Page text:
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Crossing Borders--Blurring Borders through the works of Ursula Hübner

The Alfred Berkowitz Gallery at the University of Michigan-Dearborn is proud to present a fascinating collection of mixed media works and paintings by the Austrian artist Ursula Hübner. The opening reception will be held on Friday, March 27, 2015 from 5:00-7:00 p.m. in the Alfred Berkowitz Gallery located on the 3rd floor of the Mardigian Library (4901 Evergreen Road, Dearborn, Mich.). This event is free and open to the public. There will be complimentary hors d' oeuvres and beverages provided.

The exhibition will open as part of the annual Austrian Studies Association Conference with the theme Crossing Borders-Blurring Borders. At the opening reception Hübner will present a lecture at 6:00 p.m. entitled "Bodily Obsessions: The History of Austrian Painting via Egon Schiele, Maria Lassnig, Ursula Hübner, and Other Affinities".

The exhibition consists of collages and paintings from the series The World of Interiors, photographs of her installation the Art Arch of Triumph, and select stage designs. Hübner began working on The World of Interiors in 1996 after she discovered wood as a painting surface during a trip to Japan and she saw the small wooden paintings of Fr. Angelico at the Vatican Museum. In this series of small collages and paintings, Hübner fragments poses found in familiar works of old masters and in popular fashion and film magazines and presents permeable bodies and identities.

Of her pieces from The World of Interiors the artist explains, "In my pictures the space or room is also the psyche or inner world of my figures. The World of Interiors points to the interior design in a metaphorical sense: the figures in the pictures, as well as the observers, see what they want to and what they can see. Atmospheres arise that reflect possible universes. Fragments are put together in new and puzzling ways; the moods of the light, which elucidate or obscure things for us, soft floors that embrace us or let us sink. Sometimes, however, the room becomes a second body which takes up the figures or brutally isolates them."

The examples of Hübner's stage design show how she works deftly and creatively within the constraints of a text, a director's concept, a budget, and defined space to show the characters and the space in a reciprocal relationship.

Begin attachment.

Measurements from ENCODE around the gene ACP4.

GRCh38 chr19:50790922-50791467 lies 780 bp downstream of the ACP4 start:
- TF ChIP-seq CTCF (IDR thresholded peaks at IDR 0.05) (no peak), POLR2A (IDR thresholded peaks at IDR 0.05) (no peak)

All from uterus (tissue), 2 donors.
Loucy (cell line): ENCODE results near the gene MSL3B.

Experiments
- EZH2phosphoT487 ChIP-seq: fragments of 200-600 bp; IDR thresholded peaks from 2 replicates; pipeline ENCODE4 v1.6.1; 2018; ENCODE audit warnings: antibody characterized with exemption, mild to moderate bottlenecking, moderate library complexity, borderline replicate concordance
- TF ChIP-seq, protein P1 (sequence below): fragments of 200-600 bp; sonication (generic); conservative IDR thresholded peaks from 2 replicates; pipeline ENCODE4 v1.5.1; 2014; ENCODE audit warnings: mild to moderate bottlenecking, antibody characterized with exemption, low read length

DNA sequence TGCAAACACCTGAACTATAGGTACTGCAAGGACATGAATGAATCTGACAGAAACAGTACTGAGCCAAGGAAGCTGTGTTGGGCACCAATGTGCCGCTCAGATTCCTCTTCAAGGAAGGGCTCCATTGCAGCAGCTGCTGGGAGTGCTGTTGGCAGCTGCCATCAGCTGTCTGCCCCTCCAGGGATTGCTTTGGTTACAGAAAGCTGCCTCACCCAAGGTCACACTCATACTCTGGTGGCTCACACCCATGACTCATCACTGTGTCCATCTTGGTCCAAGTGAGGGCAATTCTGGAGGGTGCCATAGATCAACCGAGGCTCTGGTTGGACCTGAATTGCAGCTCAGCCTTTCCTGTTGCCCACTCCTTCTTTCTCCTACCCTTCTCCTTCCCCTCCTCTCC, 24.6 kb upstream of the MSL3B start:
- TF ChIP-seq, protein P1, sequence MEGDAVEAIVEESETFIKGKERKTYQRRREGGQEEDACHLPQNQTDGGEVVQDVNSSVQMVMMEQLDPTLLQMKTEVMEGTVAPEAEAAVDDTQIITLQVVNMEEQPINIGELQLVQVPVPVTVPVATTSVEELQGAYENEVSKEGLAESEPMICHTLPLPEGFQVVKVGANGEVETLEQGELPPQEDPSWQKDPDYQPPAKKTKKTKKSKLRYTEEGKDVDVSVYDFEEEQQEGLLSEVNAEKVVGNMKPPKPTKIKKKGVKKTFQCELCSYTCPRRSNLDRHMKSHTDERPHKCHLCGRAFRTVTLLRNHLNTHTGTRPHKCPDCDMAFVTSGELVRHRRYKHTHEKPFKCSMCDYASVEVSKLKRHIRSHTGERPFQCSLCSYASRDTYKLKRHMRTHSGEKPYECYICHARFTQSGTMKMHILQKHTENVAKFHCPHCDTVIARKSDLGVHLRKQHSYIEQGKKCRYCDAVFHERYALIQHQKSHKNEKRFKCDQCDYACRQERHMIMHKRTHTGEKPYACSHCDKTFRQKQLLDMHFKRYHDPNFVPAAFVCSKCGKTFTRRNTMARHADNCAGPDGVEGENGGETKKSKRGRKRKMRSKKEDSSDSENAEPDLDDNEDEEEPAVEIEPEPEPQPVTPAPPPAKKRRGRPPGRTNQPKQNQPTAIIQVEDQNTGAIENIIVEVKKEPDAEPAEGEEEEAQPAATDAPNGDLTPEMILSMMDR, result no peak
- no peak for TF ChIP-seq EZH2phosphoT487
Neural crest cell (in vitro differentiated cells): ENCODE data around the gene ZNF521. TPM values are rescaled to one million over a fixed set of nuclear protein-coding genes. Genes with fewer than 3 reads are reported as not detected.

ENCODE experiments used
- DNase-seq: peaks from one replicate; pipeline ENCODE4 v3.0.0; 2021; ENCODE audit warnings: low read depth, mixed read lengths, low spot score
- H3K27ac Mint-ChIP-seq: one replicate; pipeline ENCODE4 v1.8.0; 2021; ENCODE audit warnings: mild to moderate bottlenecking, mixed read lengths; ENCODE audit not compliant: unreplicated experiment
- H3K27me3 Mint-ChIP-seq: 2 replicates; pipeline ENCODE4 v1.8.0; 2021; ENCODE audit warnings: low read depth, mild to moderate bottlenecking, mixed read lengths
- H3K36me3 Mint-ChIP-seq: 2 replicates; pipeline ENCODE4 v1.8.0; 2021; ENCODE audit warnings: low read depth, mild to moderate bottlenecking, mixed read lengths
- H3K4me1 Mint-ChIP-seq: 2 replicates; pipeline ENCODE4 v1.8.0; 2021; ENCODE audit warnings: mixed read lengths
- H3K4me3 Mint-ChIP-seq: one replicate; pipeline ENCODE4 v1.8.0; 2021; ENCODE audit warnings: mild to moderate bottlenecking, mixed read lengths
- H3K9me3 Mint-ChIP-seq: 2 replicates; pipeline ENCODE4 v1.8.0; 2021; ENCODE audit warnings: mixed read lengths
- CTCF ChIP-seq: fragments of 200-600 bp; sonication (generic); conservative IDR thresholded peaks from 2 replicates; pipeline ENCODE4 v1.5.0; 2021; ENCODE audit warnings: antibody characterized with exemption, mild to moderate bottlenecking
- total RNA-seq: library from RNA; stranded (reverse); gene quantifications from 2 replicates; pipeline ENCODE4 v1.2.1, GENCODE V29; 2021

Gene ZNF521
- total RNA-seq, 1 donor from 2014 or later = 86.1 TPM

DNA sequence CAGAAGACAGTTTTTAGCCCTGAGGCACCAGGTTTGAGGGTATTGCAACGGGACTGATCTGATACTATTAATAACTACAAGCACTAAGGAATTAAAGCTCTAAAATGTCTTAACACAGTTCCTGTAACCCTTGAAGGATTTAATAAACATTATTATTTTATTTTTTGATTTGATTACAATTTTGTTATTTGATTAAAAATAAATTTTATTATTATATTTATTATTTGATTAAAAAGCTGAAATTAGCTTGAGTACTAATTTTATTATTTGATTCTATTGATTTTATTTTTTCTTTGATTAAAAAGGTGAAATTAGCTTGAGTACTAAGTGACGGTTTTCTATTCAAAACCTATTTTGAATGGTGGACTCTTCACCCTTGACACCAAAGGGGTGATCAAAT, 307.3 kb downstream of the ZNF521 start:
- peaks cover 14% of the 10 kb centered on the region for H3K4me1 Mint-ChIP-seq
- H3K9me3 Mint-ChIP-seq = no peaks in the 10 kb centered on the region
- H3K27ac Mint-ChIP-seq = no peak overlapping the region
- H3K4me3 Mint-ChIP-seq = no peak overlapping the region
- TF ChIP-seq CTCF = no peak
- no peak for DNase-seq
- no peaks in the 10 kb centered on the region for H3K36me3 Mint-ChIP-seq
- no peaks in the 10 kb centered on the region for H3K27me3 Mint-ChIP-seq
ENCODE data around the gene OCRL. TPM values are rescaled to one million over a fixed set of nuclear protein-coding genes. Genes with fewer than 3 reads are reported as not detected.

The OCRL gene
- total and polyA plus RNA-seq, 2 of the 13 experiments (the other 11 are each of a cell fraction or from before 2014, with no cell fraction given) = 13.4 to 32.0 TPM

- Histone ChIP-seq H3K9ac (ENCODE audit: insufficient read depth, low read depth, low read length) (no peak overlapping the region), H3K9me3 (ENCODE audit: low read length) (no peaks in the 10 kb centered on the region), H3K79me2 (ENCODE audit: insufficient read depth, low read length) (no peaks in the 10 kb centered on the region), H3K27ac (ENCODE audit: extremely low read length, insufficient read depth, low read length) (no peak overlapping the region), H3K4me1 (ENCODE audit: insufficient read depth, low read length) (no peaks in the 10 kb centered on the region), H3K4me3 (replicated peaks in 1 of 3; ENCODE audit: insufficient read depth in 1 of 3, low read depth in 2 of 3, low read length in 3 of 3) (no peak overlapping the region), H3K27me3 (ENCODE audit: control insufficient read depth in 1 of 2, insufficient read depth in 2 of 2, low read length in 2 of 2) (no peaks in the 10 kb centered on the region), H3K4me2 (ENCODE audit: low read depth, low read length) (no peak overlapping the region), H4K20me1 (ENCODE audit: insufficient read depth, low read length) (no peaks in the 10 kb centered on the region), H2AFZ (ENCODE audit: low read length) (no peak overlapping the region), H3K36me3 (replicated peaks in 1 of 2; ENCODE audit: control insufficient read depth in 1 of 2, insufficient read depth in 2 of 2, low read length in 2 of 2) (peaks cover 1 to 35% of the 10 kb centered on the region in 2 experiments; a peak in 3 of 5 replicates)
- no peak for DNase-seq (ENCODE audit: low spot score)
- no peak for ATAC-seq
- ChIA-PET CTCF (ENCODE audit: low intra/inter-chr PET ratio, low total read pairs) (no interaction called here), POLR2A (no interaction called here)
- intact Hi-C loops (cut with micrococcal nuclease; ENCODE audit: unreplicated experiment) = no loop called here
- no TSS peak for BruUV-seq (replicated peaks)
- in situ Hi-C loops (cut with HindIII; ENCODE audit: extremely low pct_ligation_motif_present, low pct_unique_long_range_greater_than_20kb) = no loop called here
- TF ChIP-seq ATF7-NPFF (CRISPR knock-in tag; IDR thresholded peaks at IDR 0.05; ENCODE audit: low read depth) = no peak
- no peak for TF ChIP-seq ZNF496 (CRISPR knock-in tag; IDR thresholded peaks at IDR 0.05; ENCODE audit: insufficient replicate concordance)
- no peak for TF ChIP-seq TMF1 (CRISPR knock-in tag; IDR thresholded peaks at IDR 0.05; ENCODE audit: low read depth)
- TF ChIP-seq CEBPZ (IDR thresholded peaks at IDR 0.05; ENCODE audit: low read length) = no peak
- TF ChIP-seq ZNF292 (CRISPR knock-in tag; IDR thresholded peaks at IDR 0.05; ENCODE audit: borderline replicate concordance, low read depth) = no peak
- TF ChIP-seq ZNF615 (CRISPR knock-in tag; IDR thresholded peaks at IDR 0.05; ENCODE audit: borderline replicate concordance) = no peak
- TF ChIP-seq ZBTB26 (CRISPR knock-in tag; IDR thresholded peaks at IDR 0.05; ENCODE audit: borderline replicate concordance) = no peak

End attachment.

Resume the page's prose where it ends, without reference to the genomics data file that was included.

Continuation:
In her professional life the artist has crossed and blurred many borders. Ursula Hübner studied stage design at the Mozarteum in Salzburg and painting at the University of Applied Arts in Vienna. She has been a Professor for painting and graphic art at the University of Art and Design Linz since 1998.

Her extensive body of work includes paintings, mixed media works, installations, and graphic art. She has also designed stage settings for plays by Wolfgang Bauer, Alan Bennett, Flann O'Brian, and Gustave Flaubert as well as film sets for Kurt Palm. One of Hübner's most visible installations was the Art Arch of Triumph as part of the Triennale in Linz in 2010.

She has been awarded numerous prizes, including the "Preis für Bildende Kunst der Stadt Wien" (2008) and the "Internationaler Preis für Kunst und Kultur des Kulturfonds der Stadt Salzburg" (2010).

Featured University Art Collection Piece

Featured collection glass artwork

Soft Cylinder, Dale Chihuly (b. 1941), blown glass, 1984.
Gift of Edward C. and Mary Ellen Wall, Collection of UM-Dearborn (2009.024),
Photograph by Kip Kriigel

Highly esteemed American glass artist Dale Chihuly (b. 1941) is widely acknowledged for his role in promoting the recognition of studio glass as a fine art form. With this work, Chihuly returned to his “pick-up drawing” technique used previously in his Basket series. This time, Chihuly and his team used shard drawings to obtain more colorful compositions and intricate design patterns. The process begins with blowing a bubble and breaking it into shards. Glass threads are fused to the shard pieces with a torch in designs reflecting Navajo Blanket patterns. The detailed shard piece is then surrounded by additional glass threads and laid out on a steel table called a marver. A molten glass form on a blowpipe is then rolled over the shards and threads fusing the pieces together to form the end result, a Soft Cylinder.

---Laura Cotton, Art Curator and Gallery Manager

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